We Need to Stop Giving Timed Tests in Math – A Personal Chronicle
Timed Tests Can Cause Long-Term Damage
At right is a photo of me (Kathleen) in elementary school. I’m in the front left, looking forlorn. Indeed, I struggled to pass each grade, mostly because of math.
I remember trying to finish timed tests of 100 addition or multiplication facts in 3 minutes. I ended up handing in each test with about 40 problems done, and teardrops on the rest.
It’s difficult to define irony, but the photo at right comes close… So does my current job as career-long math teacher and specialist. Some of my elementary teachers would roll over in their graves.
The thing is this: I did know my facts. I was just slow. I still am. Every new concept has to be carefully placed on the right hook in a huge, unwieldy scaffold of understanding so that it makes sense. Then I have to discuss it with someone or explain it to someone so that it solidifies in place. I don’t memorize worth beans, and I’m s-l-o-w. I would have been a lousy worker in the factory-based economy of the 19th Century. (I can’t see a boss putting up with me very long in the cigar factory at right.)
But I do LOVE math now. I love puzzling out a new concept or problem, and the endorphin rush of finding a solution. I love the effect years of teaching math has had on my brain – I am more able to step back from emotional reactions and reflect on the objective elements of a situation (a skill that has saved my marriage more than once!). I love watching my students discover that they like math when it’s puzzling and engaging, rather than competitive and speed-based.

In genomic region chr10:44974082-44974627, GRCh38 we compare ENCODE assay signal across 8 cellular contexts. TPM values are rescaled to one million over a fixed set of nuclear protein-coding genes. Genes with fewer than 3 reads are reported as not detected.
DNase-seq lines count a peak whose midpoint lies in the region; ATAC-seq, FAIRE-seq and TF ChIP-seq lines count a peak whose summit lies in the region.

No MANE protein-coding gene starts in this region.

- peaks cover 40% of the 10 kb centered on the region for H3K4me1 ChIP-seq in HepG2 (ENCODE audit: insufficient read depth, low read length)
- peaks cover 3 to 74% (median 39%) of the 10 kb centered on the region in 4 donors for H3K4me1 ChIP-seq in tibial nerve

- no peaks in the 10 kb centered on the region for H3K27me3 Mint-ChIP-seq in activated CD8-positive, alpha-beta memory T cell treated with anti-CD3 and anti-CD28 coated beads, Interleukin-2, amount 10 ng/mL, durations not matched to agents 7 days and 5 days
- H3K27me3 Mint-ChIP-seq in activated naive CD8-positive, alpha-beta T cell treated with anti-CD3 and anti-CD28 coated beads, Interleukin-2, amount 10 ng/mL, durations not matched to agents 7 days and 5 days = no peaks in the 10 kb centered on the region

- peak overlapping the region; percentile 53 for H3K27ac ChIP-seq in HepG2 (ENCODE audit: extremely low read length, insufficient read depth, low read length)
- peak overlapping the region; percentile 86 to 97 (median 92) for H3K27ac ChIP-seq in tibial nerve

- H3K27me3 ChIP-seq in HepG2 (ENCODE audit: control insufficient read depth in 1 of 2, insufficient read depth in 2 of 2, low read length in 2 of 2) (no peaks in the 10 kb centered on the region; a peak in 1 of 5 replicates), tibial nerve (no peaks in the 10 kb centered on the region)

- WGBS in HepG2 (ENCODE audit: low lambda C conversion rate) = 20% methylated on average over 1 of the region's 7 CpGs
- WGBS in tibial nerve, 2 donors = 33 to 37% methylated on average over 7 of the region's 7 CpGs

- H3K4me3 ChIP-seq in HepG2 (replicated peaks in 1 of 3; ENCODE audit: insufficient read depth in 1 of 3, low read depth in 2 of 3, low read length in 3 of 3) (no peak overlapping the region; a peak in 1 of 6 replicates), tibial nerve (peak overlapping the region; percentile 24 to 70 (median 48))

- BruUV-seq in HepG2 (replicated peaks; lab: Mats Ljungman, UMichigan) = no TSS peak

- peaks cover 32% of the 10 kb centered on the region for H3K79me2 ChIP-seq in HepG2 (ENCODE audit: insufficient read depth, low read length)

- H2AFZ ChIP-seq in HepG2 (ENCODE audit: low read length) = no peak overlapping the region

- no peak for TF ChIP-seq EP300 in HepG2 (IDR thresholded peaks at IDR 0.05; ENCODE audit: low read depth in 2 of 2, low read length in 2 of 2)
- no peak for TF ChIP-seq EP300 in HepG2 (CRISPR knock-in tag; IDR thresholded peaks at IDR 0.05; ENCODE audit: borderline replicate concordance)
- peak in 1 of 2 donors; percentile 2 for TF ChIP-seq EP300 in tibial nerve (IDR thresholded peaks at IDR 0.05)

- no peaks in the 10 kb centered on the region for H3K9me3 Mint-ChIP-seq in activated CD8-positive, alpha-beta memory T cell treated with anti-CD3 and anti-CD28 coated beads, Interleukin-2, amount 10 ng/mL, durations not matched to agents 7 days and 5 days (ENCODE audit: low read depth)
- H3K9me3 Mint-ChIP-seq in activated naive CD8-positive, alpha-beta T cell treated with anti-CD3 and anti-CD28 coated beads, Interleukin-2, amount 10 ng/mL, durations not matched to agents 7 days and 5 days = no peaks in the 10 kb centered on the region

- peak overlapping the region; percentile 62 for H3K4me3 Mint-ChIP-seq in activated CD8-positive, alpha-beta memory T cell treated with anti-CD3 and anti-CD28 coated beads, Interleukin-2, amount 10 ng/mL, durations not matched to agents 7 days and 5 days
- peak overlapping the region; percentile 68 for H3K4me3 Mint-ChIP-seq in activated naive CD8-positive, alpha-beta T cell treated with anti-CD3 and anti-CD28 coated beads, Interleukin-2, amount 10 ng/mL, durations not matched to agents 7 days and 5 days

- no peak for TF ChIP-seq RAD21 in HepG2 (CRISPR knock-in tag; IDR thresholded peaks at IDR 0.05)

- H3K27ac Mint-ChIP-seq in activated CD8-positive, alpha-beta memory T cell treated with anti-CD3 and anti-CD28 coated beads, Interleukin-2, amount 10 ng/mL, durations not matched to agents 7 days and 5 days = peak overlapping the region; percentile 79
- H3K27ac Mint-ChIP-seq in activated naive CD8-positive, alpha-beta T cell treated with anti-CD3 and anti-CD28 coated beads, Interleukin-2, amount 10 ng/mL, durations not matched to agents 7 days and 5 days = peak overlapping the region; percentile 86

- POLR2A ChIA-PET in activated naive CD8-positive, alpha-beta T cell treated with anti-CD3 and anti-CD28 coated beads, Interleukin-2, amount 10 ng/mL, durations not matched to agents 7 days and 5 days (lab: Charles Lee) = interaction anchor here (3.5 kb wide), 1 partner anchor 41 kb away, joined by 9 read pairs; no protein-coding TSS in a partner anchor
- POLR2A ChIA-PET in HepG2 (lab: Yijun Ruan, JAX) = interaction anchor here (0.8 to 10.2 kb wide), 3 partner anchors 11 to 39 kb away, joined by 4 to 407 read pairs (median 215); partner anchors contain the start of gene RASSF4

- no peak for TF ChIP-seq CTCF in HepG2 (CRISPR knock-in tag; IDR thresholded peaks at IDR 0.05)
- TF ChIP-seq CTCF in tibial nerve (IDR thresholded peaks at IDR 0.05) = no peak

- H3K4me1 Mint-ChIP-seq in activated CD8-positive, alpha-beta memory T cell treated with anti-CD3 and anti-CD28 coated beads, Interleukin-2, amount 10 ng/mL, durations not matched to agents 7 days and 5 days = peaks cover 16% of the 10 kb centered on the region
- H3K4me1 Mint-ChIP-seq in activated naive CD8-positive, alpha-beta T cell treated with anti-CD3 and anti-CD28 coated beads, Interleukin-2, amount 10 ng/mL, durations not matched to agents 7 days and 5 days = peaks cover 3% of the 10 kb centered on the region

I was lucky, for a woman of my generation, to get a second chance at math. After dropping math in high school, I had to take it after all in college, for my Econ major, only to realize that it’s not that bad when it makes sense. It’s not that bad when speed doesn’t matter. It’s not that bad when your classmates help you study rather than make fun of you. It’s not that bad when the interconnectedness, the logical perfection and the visual beauty of mathematics finally hit you.
Not everyone is so lucky. The emotional damage done by a sense of failure early in our school years is often irreparable and always wasteful.
This is a waste we cannot afford.